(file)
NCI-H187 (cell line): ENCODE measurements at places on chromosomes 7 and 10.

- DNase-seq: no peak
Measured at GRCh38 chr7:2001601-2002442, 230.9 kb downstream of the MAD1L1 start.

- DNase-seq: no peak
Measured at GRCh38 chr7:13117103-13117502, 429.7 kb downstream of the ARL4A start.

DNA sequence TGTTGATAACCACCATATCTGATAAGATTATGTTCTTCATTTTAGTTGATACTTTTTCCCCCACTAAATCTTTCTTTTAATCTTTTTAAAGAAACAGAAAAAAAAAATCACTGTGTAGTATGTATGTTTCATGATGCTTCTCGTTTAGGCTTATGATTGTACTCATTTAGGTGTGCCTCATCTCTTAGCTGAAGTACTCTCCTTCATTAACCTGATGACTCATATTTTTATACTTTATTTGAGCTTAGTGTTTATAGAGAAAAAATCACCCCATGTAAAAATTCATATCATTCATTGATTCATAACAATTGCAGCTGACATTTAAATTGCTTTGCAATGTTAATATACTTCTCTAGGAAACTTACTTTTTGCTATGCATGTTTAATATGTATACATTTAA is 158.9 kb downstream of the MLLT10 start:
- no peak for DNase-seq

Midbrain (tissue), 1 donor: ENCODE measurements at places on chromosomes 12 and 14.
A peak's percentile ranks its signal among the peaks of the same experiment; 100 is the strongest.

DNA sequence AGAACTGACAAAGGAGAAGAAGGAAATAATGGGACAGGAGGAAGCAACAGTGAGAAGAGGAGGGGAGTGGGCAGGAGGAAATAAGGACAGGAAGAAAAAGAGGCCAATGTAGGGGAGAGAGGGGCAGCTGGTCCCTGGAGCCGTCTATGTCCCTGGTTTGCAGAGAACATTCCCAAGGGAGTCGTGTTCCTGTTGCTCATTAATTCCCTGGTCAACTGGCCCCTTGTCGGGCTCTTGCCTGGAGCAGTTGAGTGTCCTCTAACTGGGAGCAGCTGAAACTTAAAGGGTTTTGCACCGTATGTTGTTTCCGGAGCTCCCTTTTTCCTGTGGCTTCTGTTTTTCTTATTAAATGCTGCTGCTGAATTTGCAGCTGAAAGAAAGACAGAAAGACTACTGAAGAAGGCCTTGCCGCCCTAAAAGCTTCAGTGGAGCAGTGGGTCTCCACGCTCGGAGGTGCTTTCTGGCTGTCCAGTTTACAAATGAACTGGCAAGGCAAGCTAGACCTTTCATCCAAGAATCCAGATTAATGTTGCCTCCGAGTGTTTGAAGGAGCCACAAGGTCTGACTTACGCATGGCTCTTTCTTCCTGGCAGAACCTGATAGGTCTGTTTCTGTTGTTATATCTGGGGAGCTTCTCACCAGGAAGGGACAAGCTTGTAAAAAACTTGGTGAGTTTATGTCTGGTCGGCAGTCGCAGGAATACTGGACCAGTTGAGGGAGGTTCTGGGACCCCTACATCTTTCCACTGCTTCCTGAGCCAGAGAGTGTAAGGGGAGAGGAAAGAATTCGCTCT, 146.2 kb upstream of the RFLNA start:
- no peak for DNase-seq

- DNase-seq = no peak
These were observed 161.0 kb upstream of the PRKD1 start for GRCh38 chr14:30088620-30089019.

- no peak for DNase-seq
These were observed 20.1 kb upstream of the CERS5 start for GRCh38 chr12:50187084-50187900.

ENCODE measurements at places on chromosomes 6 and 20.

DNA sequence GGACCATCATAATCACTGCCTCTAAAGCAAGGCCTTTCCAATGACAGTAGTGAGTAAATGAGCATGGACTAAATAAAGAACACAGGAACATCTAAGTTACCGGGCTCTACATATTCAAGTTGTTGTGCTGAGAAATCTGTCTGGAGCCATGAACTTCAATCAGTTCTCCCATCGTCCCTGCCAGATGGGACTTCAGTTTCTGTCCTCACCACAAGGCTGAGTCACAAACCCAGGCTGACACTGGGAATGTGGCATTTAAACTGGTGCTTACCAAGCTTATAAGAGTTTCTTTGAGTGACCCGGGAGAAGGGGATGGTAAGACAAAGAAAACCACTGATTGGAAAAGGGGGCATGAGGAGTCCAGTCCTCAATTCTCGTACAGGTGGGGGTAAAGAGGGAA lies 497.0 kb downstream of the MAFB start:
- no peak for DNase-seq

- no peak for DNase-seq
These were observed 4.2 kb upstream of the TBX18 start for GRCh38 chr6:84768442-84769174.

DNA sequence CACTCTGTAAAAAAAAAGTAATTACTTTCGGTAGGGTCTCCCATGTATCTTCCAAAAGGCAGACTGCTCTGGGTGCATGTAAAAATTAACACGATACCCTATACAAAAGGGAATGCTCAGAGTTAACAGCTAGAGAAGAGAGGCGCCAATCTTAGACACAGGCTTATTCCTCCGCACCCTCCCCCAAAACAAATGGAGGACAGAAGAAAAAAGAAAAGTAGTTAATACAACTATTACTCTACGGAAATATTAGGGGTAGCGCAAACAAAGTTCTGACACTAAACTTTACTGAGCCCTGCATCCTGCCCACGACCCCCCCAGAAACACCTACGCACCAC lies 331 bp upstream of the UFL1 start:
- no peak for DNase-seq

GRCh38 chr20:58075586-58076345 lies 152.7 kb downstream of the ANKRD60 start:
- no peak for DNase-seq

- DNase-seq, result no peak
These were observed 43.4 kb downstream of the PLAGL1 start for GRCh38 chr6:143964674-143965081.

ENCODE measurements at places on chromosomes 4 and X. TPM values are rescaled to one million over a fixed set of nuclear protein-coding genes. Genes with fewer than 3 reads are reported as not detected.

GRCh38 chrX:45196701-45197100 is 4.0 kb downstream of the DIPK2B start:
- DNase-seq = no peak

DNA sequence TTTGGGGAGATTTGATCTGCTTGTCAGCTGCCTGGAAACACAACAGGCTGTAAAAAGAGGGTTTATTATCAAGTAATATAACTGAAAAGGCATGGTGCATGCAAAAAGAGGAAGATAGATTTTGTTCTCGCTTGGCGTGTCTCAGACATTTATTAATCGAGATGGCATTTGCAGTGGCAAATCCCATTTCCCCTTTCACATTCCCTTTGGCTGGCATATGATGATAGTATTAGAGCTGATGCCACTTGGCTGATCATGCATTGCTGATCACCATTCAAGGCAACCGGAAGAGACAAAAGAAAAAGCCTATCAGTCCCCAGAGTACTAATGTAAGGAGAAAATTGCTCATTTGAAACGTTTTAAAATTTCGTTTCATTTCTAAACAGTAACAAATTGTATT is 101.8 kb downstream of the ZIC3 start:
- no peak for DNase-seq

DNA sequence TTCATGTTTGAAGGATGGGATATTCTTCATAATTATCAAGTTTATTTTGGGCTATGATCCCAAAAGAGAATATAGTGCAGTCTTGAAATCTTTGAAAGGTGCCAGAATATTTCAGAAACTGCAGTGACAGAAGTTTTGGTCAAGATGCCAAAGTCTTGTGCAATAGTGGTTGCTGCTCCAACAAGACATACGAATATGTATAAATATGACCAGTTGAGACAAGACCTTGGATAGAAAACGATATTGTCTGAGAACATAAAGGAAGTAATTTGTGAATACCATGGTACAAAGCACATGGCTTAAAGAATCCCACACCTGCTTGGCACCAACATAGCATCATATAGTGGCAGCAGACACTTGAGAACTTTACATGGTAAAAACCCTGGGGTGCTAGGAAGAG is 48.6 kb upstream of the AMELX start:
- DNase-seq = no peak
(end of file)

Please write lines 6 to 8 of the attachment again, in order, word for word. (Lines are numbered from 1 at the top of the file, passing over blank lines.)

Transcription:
DNA sequence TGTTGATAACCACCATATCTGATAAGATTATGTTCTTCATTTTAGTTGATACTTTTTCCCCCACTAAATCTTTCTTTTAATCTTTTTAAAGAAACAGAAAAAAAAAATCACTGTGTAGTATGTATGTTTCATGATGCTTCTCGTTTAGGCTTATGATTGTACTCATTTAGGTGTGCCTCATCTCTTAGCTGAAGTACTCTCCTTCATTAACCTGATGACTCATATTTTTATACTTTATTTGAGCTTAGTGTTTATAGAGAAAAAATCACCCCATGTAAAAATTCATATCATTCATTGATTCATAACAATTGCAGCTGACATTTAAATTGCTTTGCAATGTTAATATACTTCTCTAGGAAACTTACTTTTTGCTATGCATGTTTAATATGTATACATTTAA is 158.9 kb downstream of the MLLT10 start:
- no peak for DNase-seq

Midbrain (tissue), 1 donor: ENCODE measurements at places on chromosomes 12 and 14.